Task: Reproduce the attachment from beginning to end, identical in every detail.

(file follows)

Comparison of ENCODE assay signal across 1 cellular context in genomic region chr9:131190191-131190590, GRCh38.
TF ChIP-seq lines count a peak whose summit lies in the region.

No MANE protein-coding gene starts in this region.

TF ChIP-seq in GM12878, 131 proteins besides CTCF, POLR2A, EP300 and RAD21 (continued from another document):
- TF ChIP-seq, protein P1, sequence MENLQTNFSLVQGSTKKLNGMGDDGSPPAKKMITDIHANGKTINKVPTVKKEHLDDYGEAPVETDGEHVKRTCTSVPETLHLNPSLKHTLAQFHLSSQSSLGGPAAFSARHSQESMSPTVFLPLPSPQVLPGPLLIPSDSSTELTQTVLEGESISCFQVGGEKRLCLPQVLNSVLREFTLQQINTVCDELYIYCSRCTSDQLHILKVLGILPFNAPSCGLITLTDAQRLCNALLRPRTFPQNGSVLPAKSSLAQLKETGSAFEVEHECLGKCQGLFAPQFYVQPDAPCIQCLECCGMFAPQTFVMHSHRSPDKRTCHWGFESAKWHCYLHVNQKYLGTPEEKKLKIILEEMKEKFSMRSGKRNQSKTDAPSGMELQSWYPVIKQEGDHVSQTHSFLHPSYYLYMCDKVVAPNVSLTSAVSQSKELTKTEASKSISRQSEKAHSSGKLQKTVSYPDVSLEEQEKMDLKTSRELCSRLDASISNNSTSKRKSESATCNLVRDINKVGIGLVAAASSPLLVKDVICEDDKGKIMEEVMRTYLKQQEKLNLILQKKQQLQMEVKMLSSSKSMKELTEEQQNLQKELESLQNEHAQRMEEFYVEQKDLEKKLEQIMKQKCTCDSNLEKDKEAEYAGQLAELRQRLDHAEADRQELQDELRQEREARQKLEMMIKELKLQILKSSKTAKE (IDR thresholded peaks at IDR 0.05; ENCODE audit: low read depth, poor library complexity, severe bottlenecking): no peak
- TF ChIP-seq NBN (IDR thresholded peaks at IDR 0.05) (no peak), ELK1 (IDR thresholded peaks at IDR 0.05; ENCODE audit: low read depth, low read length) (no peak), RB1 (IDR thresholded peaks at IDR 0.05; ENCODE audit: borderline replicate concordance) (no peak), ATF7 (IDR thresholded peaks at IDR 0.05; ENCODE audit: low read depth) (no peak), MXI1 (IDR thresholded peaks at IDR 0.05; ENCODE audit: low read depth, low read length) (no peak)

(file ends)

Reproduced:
Comparison of ENCODE assay signal across 1 cellular context in genomic region chr9:131190191-131190590, GRCh38.
TF ChIP-seq lines count a peak whose summit lies in the region.

No MANE protein-coding gene starts in this region.

TF ChIP-seq in GM12878, 131 proteins besides CTCF, POLR2A, EP300 and RAD21 (continued from another document):
- TF ChIP-seq, protein P1, sequence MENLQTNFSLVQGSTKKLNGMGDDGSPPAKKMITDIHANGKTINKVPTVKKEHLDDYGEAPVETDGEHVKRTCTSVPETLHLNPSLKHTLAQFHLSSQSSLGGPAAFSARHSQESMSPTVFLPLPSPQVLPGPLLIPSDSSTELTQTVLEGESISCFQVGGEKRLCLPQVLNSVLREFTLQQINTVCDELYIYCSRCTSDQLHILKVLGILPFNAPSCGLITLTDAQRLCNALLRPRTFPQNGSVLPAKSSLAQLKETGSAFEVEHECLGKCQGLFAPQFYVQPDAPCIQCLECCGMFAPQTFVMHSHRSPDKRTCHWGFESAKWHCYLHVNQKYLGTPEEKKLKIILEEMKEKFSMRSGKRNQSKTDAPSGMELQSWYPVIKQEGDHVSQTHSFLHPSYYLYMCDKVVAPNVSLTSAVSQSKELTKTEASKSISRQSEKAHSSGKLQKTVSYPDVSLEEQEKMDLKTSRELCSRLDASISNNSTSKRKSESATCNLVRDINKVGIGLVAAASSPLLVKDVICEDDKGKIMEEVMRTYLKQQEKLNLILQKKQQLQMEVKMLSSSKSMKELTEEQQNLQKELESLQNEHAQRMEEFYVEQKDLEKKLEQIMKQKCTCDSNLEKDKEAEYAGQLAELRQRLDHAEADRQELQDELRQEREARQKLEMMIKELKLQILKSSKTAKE (IDR thresholded peaks at IDR 0.05; ENCODE audit: low read depth, poor library complexity, severe bottlenecking): no peak
- TF ChIP-seq NBN (IDR thresholded peaks at IDR 0.05) (no peak), ELK1 (IDR thresholded peaks at IDR 0.05; ENCODE audit: low read depth, low read length) (no peak), RB1 (IDR thresholded peaks at IDR 0.05; ENCODE audit: borderline replicate concordance) (no peak), ATF7 (IDR thresholded peaks at IDR 0.05; ENCODE audit: low read depth) (no peak), MXI1 (IDR thresholded peaks at IDR 0.05; ENCODE audit: low read depth, low read length) (no peak)